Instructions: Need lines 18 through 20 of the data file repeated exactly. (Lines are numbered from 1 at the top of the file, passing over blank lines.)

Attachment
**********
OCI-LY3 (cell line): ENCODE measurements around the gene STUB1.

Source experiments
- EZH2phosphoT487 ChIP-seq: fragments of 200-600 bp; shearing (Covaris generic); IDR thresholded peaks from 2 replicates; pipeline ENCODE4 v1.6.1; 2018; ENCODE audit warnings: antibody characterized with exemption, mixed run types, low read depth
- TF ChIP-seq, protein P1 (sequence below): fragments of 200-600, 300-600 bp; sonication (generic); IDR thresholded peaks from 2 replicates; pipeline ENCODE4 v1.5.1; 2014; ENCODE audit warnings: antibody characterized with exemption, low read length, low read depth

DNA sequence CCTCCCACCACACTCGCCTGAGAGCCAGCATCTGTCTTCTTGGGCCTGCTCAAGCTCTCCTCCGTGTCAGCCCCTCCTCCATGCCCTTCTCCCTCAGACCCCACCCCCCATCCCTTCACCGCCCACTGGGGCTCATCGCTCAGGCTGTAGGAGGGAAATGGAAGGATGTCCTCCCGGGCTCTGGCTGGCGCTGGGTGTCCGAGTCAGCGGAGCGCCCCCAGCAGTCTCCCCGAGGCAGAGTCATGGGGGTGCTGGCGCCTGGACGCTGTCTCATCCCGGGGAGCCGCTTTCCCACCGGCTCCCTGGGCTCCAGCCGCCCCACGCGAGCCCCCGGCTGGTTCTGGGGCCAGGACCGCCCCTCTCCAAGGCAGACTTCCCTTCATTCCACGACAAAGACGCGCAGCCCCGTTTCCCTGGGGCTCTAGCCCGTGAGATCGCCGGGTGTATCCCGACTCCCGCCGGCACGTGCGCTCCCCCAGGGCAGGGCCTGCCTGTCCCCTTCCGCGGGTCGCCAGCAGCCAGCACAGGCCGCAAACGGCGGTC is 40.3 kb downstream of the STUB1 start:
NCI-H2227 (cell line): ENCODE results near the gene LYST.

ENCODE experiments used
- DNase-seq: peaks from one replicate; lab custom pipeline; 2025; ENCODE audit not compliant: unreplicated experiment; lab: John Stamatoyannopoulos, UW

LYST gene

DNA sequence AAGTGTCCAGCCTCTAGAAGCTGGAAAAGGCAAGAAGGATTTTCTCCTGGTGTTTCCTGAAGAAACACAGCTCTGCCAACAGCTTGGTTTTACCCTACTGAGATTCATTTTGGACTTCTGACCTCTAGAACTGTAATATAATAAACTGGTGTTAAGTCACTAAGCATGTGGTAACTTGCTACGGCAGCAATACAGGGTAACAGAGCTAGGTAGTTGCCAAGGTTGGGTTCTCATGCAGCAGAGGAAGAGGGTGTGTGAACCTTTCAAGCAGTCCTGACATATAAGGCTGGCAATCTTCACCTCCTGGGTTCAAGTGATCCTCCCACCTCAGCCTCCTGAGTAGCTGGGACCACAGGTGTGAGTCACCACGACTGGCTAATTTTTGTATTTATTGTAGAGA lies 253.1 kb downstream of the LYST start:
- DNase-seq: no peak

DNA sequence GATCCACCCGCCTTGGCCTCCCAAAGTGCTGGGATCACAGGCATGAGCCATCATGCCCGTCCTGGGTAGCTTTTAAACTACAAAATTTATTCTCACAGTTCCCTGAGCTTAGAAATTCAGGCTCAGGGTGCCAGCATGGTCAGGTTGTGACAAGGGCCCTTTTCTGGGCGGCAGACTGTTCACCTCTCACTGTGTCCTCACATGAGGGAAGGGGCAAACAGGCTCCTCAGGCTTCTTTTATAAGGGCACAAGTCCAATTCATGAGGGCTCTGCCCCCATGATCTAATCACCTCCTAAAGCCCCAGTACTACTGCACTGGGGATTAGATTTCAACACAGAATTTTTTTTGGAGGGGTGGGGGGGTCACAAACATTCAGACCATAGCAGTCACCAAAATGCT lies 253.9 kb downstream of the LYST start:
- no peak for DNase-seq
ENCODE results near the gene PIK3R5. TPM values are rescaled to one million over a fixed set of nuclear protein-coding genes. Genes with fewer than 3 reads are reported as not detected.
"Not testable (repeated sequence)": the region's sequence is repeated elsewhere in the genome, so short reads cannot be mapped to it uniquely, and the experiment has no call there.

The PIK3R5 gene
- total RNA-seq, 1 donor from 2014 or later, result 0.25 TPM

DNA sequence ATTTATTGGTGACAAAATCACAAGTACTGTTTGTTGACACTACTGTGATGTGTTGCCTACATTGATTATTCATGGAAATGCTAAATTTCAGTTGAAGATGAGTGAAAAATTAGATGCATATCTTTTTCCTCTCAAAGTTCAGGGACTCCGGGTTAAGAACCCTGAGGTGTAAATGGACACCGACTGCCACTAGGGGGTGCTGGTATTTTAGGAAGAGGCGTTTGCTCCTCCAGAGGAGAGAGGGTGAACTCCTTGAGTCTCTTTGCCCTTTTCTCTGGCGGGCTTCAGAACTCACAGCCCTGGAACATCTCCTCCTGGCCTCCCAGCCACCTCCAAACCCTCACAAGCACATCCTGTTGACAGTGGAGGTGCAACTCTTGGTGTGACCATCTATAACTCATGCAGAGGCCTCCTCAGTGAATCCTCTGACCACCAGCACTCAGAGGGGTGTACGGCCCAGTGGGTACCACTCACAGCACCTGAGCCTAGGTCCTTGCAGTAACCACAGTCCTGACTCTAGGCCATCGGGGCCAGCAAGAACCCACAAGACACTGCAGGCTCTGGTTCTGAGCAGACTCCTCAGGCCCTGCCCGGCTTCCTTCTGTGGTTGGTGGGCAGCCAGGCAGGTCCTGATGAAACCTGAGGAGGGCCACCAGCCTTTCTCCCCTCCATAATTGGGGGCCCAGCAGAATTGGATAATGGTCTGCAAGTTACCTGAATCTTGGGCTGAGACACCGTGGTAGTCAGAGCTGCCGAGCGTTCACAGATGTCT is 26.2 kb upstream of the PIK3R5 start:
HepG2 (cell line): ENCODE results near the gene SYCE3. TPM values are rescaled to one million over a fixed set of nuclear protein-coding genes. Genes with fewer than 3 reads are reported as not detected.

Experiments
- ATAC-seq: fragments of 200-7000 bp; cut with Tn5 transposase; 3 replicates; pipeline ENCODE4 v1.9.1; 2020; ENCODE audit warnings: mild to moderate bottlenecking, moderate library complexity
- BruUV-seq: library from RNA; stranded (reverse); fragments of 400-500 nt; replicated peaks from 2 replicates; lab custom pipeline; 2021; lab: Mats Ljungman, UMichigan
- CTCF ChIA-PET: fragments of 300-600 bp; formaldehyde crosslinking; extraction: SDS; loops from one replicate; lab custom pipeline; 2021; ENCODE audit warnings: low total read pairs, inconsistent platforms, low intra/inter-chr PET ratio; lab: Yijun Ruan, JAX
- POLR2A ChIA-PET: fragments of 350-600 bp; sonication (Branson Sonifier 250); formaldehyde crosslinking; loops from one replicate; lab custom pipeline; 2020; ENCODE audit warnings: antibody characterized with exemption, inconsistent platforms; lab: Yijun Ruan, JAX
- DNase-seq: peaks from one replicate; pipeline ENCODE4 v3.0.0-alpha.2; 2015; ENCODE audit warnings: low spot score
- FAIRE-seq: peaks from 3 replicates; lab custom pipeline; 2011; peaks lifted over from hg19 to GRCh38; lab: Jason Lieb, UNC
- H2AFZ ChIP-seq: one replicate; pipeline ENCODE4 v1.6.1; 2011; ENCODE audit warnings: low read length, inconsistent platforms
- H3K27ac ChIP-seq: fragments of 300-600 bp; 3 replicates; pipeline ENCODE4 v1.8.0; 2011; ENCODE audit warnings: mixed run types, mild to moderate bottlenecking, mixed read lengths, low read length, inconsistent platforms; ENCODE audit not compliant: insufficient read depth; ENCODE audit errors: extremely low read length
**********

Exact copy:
DNA sequence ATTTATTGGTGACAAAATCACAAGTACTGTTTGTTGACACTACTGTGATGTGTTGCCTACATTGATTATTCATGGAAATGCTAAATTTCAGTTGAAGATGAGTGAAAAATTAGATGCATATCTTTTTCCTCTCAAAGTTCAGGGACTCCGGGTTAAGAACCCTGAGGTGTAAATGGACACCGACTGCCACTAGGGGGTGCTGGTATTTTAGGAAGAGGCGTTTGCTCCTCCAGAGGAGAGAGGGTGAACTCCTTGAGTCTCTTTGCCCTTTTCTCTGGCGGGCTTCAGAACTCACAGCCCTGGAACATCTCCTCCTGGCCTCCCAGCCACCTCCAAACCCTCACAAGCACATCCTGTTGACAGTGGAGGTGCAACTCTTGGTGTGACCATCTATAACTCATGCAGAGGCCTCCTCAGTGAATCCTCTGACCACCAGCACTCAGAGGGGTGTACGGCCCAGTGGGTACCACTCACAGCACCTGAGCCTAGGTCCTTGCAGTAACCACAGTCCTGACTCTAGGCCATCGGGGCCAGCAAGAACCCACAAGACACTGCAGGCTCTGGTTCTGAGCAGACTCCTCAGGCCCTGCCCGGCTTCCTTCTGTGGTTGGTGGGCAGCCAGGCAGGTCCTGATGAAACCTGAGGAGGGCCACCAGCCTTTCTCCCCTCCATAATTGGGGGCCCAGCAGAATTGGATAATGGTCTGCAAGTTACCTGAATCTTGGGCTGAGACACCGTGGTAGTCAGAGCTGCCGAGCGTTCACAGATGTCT is 26.2 kb upstream of the PIK3R5 start:
HepG2 (cell line): ENCODE results near the gene SYCE3. TPM values are rescaled to one million over a fixed set of nuclear protein-coding genes. Genes with fewer than 3 reads are reported as not detected.

Experiments